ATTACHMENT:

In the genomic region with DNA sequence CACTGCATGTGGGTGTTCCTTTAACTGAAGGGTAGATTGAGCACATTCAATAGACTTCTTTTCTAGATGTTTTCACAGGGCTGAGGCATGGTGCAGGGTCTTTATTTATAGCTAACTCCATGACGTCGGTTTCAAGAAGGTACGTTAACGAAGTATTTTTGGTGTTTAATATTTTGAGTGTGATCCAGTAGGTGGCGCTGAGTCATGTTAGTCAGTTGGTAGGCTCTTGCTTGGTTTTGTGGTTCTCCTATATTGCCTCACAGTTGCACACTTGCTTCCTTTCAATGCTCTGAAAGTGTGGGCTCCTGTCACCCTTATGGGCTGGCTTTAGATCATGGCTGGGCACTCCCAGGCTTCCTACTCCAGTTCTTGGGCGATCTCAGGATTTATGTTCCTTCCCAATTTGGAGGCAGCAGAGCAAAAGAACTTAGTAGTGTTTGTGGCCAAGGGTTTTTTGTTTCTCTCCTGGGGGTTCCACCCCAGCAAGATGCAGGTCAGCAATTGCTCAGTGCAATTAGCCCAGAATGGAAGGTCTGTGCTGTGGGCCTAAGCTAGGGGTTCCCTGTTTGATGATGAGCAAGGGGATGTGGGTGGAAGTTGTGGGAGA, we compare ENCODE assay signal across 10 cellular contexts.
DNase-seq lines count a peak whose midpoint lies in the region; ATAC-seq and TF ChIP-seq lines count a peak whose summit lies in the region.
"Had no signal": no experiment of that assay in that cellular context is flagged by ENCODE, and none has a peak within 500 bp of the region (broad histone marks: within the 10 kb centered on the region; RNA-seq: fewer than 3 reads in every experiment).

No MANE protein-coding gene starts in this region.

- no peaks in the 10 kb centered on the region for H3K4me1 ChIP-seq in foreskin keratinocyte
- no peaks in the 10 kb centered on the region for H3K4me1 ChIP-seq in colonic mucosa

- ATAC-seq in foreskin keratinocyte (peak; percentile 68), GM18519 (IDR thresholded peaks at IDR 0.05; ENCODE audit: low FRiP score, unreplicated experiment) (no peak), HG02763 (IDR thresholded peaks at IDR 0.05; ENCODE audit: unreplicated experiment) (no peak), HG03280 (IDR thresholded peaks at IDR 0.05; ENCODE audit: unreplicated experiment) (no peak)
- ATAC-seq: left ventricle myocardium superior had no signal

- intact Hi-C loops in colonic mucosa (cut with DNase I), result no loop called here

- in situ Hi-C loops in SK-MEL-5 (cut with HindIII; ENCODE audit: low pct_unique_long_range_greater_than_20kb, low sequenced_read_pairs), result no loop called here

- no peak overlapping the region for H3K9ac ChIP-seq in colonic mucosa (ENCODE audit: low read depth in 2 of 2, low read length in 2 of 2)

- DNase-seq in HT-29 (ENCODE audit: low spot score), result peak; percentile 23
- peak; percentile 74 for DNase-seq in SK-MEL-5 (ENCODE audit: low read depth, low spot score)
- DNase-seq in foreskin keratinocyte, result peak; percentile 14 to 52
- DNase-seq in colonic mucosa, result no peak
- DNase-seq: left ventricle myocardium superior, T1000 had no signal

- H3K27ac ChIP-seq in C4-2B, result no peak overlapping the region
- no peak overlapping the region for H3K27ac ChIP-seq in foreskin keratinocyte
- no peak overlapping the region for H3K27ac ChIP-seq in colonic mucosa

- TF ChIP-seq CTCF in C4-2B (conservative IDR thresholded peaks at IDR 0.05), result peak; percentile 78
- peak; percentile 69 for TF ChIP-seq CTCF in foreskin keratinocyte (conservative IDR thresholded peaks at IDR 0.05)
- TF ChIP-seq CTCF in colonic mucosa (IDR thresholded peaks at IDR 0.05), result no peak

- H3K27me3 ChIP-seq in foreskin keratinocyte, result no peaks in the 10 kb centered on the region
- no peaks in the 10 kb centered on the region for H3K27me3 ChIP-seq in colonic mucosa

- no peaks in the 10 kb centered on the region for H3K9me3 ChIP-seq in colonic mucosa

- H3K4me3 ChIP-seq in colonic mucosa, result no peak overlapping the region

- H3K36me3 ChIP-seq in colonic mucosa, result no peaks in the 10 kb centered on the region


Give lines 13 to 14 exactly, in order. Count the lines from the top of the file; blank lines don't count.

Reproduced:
- peak; percentile 74 for DNase-seq in SK-MEL-5 (ENCODE audit: low read depth, low spot score)
- DNase-seq in foreskin keratinocyte, result peak; percentile 14 to 52